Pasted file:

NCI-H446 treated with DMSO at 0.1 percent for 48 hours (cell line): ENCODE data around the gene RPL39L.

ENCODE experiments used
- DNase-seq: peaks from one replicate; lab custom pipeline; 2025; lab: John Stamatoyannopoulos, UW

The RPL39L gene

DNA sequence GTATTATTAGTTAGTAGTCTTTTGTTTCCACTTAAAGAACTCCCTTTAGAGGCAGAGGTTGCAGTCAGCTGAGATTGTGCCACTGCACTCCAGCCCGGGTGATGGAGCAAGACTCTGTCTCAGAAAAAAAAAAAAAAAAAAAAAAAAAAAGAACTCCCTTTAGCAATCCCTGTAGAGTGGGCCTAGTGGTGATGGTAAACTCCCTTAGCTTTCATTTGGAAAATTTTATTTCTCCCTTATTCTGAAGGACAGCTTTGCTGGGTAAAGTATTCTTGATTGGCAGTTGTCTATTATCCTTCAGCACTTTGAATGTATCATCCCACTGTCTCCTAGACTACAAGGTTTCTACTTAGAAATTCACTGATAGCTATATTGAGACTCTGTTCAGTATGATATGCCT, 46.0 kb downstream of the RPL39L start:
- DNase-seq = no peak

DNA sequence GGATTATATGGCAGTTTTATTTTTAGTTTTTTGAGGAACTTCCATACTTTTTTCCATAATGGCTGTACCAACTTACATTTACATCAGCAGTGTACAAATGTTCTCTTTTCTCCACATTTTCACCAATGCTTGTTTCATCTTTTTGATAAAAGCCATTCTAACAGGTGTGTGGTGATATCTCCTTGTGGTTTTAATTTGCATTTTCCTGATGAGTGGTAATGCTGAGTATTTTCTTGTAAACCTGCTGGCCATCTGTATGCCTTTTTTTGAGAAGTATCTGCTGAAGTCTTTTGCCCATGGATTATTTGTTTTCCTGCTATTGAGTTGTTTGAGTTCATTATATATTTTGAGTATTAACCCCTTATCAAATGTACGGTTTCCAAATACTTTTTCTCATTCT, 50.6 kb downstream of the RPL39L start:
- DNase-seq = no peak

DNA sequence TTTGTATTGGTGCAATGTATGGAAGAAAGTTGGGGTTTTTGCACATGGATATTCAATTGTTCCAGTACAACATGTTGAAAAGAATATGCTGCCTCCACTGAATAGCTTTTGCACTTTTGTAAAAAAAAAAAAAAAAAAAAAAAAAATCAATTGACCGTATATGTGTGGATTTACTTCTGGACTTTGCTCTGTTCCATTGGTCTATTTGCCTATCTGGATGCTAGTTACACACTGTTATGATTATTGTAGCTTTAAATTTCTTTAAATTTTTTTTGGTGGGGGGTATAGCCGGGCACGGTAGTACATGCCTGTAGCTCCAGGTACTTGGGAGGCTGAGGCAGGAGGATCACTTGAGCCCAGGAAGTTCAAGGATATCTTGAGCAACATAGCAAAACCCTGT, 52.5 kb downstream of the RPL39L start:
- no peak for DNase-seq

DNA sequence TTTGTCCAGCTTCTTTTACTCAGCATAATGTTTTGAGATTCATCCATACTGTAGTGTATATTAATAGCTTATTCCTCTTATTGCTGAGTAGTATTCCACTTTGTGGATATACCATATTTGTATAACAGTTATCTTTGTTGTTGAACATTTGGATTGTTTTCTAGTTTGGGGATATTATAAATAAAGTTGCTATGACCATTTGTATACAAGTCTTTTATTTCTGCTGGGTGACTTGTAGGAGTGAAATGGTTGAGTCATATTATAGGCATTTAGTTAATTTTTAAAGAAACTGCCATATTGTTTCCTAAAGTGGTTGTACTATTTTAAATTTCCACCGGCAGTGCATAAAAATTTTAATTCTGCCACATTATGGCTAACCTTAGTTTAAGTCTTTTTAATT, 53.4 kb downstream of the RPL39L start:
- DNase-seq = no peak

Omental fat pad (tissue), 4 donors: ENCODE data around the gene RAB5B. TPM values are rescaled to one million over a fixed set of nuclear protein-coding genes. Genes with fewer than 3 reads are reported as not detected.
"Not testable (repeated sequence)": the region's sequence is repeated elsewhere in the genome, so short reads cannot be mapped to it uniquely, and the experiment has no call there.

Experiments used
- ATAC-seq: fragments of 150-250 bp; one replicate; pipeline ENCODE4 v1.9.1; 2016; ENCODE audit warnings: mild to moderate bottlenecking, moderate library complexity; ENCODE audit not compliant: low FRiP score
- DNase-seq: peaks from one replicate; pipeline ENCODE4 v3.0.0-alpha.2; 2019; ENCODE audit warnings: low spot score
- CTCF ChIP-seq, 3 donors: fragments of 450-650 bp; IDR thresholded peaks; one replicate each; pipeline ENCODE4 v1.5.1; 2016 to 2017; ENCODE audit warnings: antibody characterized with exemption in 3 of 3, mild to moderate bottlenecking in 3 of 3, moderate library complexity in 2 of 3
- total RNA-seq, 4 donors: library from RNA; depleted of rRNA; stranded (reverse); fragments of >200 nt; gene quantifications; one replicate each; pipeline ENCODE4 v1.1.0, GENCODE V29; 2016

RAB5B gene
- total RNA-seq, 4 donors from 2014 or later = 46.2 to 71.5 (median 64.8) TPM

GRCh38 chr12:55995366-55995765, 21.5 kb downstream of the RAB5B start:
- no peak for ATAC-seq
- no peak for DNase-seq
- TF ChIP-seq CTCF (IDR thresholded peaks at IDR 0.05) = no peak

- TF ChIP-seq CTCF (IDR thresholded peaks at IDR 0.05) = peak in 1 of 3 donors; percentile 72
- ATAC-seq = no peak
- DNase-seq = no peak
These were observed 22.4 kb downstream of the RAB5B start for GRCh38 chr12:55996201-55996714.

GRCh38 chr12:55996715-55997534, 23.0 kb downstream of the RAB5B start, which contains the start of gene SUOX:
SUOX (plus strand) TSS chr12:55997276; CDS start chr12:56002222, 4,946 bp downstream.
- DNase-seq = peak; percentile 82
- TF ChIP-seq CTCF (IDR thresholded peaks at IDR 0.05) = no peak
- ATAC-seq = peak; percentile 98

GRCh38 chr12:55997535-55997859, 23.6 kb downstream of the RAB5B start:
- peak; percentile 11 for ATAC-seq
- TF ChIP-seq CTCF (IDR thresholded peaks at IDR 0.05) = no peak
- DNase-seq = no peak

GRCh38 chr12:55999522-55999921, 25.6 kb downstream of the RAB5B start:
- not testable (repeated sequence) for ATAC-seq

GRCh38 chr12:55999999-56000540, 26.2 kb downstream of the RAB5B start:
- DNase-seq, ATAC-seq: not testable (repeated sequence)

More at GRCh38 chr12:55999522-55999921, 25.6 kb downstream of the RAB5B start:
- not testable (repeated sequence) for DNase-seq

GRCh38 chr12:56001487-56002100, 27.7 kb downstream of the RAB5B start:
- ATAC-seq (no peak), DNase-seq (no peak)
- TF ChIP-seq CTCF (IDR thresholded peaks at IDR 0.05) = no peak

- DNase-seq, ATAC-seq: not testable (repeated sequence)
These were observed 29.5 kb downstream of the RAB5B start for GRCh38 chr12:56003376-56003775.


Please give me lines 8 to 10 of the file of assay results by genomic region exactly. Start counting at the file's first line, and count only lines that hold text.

- DNase-seq = no peak

DNA sequence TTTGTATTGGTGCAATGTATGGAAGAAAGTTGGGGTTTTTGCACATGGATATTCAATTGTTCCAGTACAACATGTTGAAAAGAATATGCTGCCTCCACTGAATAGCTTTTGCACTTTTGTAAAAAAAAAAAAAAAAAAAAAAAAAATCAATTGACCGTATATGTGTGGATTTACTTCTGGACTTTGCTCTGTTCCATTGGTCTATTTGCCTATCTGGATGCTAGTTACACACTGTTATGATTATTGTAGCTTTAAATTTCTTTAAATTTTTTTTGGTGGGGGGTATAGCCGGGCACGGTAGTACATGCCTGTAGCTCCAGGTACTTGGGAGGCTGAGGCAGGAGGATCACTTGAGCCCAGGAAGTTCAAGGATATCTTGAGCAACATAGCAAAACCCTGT, 52.5 kb downstream of the RPL39L start:
- no peak for DNase-seq